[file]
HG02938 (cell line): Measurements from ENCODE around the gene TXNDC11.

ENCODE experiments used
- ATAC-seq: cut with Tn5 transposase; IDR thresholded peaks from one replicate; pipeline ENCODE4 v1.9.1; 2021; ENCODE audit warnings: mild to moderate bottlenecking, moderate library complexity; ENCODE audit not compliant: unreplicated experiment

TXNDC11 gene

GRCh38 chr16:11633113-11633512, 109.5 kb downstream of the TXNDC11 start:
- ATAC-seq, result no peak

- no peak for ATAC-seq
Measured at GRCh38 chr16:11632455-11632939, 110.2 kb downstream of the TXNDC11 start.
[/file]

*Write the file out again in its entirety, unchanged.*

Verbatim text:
HG02938 (cell line): Measurements from ENCODE around the gene TXNDC11.

ENCODE experiments used
- ATAC-seq: cut with Tn5 transposase; IDR thresholded peaks from one replicate; pipeline ENCODE4 v1.9.1; 2021; ENCODE audit warnings: mild to moderate bottlenecking, moderate library complexity; ENCODE audit not compliant: unreplicated experiment

TXNDC11 gene

GRCh38 chr16:11633113-11633512, 109.5 kb downstream of the TXNDC11 start:
- ATAC-seq, result no peak

- no peak for ATAC-seq
Measured at GRCh38 chr16:11632455-11632939, 110.2 kb downstream of the TXNDC11 start.